Anchorsong – Ceremonial | Album Review | Top of the World

Posted on March 19th, 2016 in Recent posts, Reviews by .


Words by Alex De Lacey

Anchorsong - Ceremonial Cover

Samples and beats from eclectic Londoner

Ceremonial is the second album from Masaaki Yoshida, a Tokyo-born electronic musician who currently resides in London. This release has largely been inspired by recordings of 70s African popular music, and the intriguing juxtaposition of dance-floor beats with his eclectic sampling is remarkably cohesive. Yoshida invests heavily in polyrhythms, emanating from a variety of percussion, including Indonesian gamelan, atumpan (Ghanaian talking drum), steel drums and bell chimes. Opener ‘Eve’ is full of lush, expansive textures, which soon give way to the rhythmic urgency of ‘Mother’, which pervades the remainder of the release. Vocal snippets loop and contort, and the way they gradually reveal on tracks such as ‘Oriental Suite’ and ‘Monsoon’ is masterful.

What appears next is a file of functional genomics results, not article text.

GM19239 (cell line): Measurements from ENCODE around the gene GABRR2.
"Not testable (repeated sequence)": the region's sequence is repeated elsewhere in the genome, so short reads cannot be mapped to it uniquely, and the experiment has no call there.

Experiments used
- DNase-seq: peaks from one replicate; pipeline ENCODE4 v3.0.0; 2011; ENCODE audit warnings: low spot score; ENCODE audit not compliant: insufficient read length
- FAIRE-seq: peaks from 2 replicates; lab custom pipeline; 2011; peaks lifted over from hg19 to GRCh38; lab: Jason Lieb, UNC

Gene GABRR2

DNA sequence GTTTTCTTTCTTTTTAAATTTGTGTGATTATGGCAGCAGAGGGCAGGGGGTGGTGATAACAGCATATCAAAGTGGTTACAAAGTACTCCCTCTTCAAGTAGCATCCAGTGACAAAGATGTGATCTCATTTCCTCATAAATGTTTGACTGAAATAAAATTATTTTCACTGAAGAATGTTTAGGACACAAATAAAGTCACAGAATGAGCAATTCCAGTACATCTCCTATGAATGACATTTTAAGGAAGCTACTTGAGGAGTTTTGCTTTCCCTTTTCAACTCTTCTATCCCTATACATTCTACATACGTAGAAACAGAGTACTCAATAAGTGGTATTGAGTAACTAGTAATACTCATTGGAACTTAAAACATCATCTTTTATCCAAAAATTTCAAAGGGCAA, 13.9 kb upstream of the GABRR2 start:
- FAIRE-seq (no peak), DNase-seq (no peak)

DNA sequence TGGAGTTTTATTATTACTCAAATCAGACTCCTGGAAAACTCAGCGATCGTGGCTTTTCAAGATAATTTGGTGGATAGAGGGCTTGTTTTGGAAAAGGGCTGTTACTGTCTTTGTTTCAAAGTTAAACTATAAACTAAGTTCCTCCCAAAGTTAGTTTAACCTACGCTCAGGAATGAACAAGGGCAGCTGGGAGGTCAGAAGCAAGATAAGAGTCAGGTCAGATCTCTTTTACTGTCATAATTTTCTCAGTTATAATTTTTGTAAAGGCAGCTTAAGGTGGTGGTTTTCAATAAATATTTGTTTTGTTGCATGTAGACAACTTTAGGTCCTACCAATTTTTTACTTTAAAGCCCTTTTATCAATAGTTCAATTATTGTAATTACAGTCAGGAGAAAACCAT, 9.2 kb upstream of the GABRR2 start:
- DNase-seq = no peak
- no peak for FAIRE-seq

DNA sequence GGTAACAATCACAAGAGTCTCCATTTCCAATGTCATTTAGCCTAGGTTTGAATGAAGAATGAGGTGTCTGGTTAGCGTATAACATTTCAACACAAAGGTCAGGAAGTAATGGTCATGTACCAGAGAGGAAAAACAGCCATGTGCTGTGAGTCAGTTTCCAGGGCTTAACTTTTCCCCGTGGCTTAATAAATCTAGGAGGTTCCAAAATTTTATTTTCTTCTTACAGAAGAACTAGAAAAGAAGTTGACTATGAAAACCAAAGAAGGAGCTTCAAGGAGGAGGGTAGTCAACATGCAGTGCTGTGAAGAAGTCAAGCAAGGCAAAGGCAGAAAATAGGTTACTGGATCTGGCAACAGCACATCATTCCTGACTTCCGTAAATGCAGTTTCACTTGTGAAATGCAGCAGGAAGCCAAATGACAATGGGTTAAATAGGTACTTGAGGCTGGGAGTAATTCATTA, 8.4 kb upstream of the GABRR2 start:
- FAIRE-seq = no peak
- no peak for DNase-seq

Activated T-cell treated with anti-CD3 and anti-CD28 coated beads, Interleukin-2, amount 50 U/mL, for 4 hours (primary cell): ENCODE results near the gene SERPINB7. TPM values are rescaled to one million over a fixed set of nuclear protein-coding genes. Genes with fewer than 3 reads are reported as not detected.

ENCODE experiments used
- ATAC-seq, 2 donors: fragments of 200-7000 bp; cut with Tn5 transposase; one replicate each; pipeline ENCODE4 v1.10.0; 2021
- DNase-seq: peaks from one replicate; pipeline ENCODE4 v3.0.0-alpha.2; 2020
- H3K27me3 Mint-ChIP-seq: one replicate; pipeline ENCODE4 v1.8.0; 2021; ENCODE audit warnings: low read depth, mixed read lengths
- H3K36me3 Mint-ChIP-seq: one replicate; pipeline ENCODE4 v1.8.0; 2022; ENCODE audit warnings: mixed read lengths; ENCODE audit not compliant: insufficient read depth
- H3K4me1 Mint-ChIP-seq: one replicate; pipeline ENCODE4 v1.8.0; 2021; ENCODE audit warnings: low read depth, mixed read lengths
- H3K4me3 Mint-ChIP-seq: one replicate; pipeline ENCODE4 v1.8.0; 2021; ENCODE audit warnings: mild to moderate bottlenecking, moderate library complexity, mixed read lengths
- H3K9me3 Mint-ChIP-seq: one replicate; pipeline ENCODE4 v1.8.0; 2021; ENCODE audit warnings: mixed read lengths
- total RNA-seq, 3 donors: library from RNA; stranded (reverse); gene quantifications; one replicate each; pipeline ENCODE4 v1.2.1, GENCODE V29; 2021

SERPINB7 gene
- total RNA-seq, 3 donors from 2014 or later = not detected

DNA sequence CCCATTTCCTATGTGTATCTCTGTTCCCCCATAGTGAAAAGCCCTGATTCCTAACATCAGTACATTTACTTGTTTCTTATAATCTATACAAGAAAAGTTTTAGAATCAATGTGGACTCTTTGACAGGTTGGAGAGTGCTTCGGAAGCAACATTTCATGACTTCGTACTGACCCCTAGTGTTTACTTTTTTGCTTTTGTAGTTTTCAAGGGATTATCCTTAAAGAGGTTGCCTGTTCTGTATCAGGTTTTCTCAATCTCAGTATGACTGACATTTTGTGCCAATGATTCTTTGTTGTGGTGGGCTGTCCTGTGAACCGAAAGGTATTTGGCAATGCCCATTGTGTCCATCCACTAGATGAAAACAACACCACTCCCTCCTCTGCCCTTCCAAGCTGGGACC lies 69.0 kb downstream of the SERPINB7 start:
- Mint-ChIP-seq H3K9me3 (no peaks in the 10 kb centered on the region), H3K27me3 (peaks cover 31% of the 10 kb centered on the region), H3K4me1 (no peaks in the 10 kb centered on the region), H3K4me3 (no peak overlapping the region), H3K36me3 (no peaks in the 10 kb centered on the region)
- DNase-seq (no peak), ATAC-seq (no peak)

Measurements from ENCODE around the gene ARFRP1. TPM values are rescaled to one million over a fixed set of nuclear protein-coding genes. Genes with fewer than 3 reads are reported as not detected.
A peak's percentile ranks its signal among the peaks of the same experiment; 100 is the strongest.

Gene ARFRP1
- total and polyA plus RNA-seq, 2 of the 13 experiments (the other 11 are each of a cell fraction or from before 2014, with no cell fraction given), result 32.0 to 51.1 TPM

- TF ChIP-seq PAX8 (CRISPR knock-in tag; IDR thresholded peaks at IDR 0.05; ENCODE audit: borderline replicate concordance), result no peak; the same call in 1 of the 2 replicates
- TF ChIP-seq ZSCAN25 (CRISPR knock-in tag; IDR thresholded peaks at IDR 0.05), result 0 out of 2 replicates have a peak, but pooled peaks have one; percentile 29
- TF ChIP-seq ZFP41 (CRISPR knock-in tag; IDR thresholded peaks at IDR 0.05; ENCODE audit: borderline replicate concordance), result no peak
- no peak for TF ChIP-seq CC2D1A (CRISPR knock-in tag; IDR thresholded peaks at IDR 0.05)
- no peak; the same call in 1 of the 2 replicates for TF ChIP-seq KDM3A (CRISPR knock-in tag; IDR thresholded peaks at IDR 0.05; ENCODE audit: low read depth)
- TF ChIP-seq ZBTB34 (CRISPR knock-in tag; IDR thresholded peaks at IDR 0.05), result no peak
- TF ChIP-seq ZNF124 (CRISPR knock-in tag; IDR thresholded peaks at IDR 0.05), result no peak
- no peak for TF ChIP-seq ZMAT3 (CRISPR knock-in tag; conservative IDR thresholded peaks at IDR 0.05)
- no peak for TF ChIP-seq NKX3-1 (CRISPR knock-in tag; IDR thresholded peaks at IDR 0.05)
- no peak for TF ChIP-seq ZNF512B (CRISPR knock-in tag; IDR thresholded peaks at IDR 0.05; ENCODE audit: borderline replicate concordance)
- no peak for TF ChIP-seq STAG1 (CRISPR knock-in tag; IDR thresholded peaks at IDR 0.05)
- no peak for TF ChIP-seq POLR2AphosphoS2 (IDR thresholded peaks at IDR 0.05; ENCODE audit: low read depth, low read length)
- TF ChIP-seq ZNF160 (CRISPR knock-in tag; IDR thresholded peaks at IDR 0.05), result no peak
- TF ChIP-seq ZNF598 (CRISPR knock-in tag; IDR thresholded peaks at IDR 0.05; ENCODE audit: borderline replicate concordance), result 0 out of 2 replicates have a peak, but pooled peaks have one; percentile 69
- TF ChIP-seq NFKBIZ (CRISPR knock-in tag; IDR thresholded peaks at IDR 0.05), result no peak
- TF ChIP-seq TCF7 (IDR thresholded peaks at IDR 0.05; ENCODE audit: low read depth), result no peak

Aside from the album closer, ‘Ceremony’ – which was composed some years before – there is a clear aesthetic that imbues Ceremonial with an alluring sense of excitement and majesty. This highly creative approach to existing source material has resulted in a powerful work, challenging reductionist assumptions often attributed to anything electronic, demonstrating what’s possible within the idiom. Compelling work from a particularly talented sonic artist.

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